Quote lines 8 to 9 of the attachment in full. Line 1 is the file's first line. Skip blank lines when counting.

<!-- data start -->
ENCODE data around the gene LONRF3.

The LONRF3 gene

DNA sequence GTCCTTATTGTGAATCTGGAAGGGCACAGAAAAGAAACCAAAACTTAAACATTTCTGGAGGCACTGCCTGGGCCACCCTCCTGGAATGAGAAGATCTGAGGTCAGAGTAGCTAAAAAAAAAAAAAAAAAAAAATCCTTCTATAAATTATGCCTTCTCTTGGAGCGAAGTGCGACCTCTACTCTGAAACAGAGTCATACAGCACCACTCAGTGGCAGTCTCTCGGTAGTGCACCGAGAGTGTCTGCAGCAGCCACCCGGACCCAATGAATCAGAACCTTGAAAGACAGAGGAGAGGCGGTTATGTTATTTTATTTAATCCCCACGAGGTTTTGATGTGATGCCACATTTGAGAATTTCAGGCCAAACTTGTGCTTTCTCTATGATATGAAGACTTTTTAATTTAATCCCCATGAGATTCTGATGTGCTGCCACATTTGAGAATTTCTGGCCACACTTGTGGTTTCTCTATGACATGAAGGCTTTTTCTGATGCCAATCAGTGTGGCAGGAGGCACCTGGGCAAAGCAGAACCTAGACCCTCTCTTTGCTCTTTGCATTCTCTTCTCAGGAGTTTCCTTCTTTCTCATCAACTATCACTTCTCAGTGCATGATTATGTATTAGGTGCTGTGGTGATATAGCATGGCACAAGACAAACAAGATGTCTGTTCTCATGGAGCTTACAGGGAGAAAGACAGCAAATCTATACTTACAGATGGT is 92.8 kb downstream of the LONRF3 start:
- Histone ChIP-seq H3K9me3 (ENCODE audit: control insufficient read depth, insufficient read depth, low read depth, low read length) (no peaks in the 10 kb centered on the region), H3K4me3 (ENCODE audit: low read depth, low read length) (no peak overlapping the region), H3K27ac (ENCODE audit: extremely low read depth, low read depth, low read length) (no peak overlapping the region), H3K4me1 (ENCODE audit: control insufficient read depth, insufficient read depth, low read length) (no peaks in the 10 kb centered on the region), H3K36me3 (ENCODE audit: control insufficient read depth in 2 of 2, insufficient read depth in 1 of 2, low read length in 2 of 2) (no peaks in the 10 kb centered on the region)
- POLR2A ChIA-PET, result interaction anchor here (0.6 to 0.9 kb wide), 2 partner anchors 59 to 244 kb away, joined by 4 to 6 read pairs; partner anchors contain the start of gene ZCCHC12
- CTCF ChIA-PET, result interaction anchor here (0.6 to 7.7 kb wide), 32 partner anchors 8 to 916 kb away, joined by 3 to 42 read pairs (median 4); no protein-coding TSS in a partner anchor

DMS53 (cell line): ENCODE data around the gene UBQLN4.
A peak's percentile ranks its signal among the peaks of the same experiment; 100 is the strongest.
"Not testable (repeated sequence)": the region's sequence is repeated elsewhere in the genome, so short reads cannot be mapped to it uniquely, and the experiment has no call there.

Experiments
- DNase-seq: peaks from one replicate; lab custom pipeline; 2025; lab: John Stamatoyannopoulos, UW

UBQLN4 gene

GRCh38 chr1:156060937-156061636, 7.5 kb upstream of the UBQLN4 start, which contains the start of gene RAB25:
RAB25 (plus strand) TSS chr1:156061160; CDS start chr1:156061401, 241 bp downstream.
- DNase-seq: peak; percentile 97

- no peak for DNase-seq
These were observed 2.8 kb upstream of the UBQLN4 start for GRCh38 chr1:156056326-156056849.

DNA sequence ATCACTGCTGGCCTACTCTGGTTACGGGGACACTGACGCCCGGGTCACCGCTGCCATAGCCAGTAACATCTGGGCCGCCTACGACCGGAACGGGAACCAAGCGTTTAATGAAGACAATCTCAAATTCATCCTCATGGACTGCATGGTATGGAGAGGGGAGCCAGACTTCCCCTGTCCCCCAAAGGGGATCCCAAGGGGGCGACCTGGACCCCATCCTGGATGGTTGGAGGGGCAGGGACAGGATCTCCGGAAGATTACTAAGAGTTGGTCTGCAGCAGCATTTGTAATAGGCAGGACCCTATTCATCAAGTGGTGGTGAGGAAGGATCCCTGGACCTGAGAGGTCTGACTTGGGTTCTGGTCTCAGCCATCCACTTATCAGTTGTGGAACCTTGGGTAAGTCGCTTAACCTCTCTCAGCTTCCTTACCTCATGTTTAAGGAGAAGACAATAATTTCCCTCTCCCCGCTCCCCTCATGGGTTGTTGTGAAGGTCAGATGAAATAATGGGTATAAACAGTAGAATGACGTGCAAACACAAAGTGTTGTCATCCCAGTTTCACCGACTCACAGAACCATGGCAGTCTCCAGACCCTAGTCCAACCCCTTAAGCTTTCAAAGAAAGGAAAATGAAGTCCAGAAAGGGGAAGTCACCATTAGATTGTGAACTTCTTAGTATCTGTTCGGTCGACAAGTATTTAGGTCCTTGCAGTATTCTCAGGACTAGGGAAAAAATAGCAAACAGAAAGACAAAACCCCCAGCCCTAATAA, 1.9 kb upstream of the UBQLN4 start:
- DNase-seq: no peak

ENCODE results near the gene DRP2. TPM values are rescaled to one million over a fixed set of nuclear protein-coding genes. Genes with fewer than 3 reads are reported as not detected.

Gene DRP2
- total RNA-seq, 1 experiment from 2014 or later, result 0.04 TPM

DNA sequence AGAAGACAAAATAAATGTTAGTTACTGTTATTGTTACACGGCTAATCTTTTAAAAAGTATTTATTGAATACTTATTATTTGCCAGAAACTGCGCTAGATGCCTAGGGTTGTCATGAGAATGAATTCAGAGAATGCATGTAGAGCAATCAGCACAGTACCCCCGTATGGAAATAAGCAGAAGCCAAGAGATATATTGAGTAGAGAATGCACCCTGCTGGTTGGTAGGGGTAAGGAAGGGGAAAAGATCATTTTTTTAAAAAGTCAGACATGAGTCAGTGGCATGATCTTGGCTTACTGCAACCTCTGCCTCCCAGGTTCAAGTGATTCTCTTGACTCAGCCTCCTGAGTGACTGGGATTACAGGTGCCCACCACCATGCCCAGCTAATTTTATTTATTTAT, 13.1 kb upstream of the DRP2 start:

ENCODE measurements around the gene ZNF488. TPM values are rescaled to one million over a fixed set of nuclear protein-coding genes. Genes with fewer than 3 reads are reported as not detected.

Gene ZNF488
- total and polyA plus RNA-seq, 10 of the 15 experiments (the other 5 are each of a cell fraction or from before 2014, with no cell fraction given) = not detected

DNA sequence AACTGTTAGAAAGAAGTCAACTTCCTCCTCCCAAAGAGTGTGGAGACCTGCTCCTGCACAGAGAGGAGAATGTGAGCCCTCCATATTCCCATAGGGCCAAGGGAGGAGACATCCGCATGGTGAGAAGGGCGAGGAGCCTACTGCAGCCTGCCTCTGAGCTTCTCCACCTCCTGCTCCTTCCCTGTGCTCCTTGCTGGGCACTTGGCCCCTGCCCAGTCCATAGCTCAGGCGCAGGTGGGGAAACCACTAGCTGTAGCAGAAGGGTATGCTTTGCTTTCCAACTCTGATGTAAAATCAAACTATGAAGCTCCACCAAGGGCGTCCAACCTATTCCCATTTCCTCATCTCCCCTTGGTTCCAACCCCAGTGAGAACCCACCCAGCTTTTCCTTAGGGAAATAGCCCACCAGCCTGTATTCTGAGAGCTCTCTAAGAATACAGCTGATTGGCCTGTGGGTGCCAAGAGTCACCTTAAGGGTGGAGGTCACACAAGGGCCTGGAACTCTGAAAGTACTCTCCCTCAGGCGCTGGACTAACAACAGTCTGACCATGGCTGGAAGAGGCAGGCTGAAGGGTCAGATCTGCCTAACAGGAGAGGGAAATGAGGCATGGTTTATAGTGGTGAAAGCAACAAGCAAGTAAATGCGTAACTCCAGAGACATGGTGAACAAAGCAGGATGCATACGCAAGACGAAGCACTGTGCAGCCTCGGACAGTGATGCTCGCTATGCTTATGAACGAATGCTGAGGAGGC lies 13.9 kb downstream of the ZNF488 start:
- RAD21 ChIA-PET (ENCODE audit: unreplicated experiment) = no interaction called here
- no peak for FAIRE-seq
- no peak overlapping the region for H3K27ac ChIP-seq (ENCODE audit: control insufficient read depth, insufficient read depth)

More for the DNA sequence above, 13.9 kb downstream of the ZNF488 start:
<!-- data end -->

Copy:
A peak's percentile ranks its signal among the peaks of the same experiment; 100 is the strongest.
"Not testable (repeated sequence)": the region's sequence is repeated elsewhere in the genome, so short reads cannot be mapped to it uniquely, and the experiment has no call there.